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2023 South Dakota History Conference to be Held in Pierre

March 25, 2023

The 2023 South Dakota History Conference is set for April 21-22 in Pierre. The annual conference, put on by the South Dakota State Historical Society, shares the history of the state and allows South Dakota residents and fellow scholars to discuss that history.

“We keep South Dakota history alive for the world,” said Nancy Tapken, the project director for the conference and strategic partnership developer for the Historical Society. “We’re preserving historic landmarks, publishing books about South Dakota history, digging up literally the history in a dig site, all of that falls under us. We’re preserving South Dakota stories, and really keeping history alive.”

This year’s event is spearheaded by the State Historical Preservation Office (SHPO) with a theme of “Great Faces, Great Places– History Makers in South Dakota.” The conference has 11 speakers over the two days with presentations on Indigenous history and feminism, women’s suffrage in South Dakota, Deadwood’s Chinatown, the preservation of rodeo, Oscar Micheaux, an African American filmmaker from the state, and the career of political leader Ben Reifel.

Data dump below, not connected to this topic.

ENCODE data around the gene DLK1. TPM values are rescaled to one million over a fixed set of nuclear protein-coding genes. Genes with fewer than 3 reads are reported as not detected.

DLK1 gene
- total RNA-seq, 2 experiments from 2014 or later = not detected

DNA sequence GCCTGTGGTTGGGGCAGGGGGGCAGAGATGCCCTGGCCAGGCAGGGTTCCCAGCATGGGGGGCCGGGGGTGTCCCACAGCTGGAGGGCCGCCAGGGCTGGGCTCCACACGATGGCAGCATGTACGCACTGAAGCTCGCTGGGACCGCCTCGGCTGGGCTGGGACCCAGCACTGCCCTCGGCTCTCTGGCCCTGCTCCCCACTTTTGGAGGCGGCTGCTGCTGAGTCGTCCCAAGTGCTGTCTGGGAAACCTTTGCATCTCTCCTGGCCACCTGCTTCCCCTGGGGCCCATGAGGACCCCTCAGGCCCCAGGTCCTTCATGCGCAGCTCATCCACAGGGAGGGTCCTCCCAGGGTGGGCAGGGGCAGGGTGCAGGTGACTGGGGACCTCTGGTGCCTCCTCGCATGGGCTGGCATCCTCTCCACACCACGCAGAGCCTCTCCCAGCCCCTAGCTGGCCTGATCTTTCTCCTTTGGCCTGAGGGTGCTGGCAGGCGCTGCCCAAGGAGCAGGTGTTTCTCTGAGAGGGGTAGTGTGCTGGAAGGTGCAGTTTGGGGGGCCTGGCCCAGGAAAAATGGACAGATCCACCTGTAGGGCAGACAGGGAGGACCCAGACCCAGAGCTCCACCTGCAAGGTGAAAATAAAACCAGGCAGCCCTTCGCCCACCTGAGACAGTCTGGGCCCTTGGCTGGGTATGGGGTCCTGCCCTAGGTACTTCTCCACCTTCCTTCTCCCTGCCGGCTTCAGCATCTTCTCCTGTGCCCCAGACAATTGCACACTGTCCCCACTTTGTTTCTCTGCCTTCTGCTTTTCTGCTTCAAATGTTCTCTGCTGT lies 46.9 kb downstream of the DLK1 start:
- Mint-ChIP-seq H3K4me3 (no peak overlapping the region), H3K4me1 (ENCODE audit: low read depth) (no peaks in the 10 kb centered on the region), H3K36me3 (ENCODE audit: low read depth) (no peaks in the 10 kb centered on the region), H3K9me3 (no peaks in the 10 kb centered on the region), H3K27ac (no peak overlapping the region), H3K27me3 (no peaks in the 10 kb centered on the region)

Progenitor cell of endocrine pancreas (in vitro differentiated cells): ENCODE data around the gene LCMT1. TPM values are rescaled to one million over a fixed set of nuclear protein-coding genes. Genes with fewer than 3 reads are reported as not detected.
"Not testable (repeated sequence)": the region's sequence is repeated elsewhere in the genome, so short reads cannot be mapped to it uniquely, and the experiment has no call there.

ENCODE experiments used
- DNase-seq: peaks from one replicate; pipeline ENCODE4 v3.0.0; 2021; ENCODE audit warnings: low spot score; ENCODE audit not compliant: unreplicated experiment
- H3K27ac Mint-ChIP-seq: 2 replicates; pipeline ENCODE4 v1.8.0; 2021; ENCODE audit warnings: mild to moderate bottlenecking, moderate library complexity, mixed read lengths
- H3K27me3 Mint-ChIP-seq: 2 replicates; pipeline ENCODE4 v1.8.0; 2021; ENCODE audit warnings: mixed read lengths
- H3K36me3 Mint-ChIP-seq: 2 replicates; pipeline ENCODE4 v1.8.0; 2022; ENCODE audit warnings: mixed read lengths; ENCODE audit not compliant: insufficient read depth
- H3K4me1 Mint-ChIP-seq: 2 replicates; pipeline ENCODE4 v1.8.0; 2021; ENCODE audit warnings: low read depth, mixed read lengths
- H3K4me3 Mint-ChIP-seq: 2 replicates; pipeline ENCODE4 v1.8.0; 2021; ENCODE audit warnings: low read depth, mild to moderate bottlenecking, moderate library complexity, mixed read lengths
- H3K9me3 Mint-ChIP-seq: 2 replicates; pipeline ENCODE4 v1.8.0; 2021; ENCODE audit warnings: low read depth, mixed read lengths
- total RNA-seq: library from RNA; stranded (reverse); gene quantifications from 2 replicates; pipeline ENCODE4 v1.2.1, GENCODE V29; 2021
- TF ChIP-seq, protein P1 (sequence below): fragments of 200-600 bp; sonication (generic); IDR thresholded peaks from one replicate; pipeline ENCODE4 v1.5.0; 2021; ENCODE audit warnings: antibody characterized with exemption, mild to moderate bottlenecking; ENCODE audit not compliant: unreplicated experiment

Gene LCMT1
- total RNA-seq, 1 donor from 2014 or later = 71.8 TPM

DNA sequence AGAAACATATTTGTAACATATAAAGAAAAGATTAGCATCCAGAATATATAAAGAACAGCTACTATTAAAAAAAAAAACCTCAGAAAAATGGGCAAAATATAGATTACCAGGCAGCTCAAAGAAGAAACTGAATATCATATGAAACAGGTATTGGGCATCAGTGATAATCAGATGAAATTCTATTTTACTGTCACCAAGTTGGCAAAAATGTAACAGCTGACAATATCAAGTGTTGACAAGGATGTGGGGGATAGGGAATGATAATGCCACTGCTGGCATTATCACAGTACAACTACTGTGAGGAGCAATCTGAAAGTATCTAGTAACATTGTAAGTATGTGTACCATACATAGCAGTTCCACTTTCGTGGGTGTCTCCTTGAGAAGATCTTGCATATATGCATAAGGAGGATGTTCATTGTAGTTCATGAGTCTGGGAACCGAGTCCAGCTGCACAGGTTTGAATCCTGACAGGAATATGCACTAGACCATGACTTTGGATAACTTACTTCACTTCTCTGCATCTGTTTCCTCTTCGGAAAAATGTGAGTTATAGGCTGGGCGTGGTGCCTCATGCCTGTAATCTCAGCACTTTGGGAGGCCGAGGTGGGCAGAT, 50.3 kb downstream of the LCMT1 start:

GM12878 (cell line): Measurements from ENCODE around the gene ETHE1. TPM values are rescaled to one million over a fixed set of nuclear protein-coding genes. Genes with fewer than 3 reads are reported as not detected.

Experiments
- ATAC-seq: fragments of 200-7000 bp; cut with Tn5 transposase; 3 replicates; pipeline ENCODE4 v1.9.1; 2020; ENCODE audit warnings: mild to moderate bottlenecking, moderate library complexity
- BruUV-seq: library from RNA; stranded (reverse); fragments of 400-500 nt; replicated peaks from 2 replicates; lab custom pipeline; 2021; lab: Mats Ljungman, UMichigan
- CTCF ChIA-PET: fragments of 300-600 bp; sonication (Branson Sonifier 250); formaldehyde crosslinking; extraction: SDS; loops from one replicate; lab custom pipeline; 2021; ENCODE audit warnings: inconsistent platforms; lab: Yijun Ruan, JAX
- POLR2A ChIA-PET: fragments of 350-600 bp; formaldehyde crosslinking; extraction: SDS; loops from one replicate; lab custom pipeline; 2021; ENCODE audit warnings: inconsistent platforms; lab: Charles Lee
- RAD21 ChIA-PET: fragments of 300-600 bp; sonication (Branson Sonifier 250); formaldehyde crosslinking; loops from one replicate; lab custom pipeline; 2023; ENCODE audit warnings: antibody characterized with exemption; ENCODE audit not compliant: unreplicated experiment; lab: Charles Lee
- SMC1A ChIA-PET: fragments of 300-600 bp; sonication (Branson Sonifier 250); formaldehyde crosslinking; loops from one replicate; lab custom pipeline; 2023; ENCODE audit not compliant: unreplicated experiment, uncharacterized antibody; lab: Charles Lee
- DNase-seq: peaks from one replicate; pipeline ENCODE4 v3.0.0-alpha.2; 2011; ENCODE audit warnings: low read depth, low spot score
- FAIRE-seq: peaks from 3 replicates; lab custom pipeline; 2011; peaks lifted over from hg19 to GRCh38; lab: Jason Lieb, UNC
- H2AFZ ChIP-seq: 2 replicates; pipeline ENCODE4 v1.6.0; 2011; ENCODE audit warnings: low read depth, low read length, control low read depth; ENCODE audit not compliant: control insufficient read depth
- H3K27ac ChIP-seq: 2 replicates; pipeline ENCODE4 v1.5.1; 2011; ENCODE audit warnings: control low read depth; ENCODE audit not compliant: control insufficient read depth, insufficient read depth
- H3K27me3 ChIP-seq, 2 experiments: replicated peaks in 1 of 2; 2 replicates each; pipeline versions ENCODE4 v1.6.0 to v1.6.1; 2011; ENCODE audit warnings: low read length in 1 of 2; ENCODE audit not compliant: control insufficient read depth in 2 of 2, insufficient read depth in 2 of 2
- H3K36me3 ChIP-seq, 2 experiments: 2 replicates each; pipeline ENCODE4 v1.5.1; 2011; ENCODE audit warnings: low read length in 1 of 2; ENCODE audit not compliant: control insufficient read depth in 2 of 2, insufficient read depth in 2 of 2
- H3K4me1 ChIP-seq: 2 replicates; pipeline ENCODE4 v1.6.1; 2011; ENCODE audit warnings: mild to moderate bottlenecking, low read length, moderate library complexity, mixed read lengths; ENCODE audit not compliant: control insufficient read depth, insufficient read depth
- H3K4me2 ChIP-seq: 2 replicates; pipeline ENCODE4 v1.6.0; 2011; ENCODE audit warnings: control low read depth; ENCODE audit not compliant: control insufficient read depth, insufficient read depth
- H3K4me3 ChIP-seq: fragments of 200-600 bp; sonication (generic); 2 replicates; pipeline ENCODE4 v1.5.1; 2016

“These are some pretty high-level speakers,” Tapken said. “Attendees or people who are going to listen to it on the link at some future date really have access to some pretty great minds.”

Registration for the conference is currently open with reduced fees if attendees register before March 31. Costs range from $55 for students, $135 for South Dakota State Historical Society members, and $185 for non-members.

The conference ends on Saturday with an awards luncheon and featured speaker Joseph Bottum, a professor, author, and historian from South Dakota.

“He really enables people to think critically of history and think about our ancestors who prepare this land for us and how we live today,” Kevin Larsen, the Historical Society media representative, said. “If it wasn’t for all of these History Makers, we wouldn’t enjoy the freedoms that we have currently here in South Dakota.”

The South Dakota History Conference will be the first event since the Historical Society announced a $19.8 million remodel of the Cultural Heritage Center that will being in May, Larsen said.

“We’re preparing for the history and we’re preparing generations to come to preserve the history,” he said. “I think people will get a huge understanding of not only the past history, but as we prepare for history as well.”

The South Dakota History Conference was made possible in part by grant funding from the South Dakota Humanities Council.

“We really couldn’t put on this conference, frankly, without their help and the help of other generous sponsors,” Tapken said. “The grant money is helping us bring these presenters to the conference… the grant helps us pay the expense of video recording them.”

Recordings of the presentations will be available on the Historical Society’s website after the conference. To register for the event, visit

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